How much revision should I do a day for GCSE?

Education concept. Student studying and brainstorming campus con

Students taking GCSEs might be worried about if they’re doing enough revision or not. GCSEs can certainly overwhelm many students because of the extensive range of subjects they have to take without choice. Therefore, it’s important to stay organised and keep on top of revising!

It depends on the individual

How much revision a student should do a day for GCSE exams really does depend on the individual student. Very academic students with exceptional memories might be able to get away with doing less revision than less able students who need to give more attention to their studies to get particular grades.

After all, GCSEs are relatively simple compared to A level exams, so more effort will be required when students go to college. Some students might find GCSEs fairly easy. After all, these exams are lighter in content than A level, meaning there’s not as much to revise overall, even though you have to take more subjects. Despite this, some students will find GCSEs hard – there’s just no avoiding it! So a Easter Half Term GCSE Revision Course could be the ticket! These students might want to put more effort in.

This could mean doing an extra hour a day to focus their attention on their weak areas. Struggling students could even hire a tutor for as little as once a week for an hour or two to help them focus on improving their grade. However, more able students will easily just be able to do this by themselves.

The average

Most students do around an hour of revision a day for GCSEs, although the number of subjects needs to be taken into account. There are commonly more GCSE subjects than the number of days in the week, so it could be good to organise a revision timetable to sort out when you are going to focus on each of your subjects. Furthermore, some GCSE subjects might require more attention than others. If you are incredibly talented at maths, the maths lessons alone might be enough to help you through the GCSE. However, you might find yourself to be weaker at English and could need to dedicate a few more hours to targeting English exam questions.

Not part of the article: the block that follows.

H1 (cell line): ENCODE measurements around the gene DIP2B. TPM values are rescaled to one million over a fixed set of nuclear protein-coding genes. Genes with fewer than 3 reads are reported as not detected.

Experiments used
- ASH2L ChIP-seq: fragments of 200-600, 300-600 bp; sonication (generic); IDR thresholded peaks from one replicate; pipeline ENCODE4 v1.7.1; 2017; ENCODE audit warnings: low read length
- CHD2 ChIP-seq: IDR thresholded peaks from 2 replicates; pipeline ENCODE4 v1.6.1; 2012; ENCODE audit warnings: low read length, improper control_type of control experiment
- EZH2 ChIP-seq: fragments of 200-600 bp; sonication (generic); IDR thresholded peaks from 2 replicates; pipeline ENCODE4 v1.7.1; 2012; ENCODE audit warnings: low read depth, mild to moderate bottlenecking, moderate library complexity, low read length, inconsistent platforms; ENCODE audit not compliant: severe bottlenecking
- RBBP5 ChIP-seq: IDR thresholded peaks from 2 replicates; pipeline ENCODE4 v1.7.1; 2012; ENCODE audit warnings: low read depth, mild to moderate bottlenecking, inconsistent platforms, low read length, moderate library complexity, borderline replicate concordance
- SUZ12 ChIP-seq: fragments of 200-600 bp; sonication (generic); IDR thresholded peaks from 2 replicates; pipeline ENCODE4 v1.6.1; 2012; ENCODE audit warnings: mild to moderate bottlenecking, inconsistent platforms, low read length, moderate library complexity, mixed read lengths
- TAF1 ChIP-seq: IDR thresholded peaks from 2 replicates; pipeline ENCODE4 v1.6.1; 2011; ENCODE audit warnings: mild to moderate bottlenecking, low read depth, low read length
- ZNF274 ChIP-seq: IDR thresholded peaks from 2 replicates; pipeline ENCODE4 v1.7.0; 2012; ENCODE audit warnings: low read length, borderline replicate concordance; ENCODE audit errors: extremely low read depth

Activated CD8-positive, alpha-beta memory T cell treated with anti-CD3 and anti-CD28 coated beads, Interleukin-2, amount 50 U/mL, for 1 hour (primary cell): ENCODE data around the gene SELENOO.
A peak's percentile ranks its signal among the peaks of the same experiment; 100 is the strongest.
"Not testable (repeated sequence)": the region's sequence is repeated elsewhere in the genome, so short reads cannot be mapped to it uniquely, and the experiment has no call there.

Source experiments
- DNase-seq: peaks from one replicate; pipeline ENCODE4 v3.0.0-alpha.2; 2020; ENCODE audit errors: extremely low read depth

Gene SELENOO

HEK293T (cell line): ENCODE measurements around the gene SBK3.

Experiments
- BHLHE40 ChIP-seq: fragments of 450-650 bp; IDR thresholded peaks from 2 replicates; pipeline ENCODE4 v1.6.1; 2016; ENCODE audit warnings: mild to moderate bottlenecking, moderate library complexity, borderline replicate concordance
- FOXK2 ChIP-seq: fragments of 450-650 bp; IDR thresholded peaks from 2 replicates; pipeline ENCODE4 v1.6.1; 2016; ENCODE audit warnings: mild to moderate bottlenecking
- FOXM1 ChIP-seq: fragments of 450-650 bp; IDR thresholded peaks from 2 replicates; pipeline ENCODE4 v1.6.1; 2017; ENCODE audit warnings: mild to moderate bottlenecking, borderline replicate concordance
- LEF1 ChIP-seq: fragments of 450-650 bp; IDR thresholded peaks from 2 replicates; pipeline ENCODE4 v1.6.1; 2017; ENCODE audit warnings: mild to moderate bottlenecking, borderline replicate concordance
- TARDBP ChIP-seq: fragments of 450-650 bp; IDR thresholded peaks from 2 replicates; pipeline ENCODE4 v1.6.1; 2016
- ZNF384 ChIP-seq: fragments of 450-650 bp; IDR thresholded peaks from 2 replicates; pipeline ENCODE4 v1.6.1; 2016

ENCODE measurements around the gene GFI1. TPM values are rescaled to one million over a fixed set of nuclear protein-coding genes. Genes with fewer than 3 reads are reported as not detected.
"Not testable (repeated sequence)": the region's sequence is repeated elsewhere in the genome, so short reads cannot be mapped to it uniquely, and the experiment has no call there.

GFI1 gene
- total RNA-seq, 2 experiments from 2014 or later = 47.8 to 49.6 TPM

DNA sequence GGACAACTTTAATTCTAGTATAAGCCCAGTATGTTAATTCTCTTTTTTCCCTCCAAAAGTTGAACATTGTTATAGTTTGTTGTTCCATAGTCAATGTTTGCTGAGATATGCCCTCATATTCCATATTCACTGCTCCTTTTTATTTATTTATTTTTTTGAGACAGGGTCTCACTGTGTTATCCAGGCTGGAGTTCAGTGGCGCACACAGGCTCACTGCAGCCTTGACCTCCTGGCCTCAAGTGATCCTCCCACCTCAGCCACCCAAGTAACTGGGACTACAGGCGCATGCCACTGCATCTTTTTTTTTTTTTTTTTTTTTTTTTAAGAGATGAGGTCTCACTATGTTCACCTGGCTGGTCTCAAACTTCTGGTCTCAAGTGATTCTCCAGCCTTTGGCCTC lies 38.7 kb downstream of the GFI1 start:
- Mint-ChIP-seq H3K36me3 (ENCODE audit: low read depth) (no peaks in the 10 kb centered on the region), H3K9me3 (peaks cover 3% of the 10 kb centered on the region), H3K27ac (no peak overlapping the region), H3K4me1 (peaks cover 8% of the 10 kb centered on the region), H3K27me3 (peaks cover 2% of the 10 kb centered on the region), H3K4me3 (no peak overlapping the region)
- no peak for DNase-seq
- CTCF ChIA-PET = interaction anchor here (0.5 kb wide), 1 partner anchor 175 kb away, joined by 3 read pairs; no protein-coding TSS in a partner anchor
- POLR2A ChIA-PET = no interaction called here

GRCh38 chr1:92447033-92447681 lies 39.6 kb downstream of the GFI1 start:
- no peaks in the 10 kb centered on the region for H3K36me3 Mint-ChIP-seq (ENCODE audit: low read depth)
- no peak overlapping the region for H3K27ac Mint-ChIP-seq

Again, this all depends on the individual student and where people’s strengths lie. With so many subjects out there, you’re bound to be better at some than others. Further still, you might want to put more effort into one subject over another if you plan on taking it for further study. It also mustn’t be ignored that most jobs require mathematics and English passes at GCSE, so you might want to consider this whilst wondering how much effort you actually need to put in.

A teacher smiling at camera in classroom

So, there you have it. There’s no set amount of hours you need to revise a day for GCSE exams, although it’s always good to do at least a little just to prepare yourself as best as possible. As mentioned above, individuals may want to prioritise some subjects over others, meaning that you’ll spend more time revising some subjects than others.

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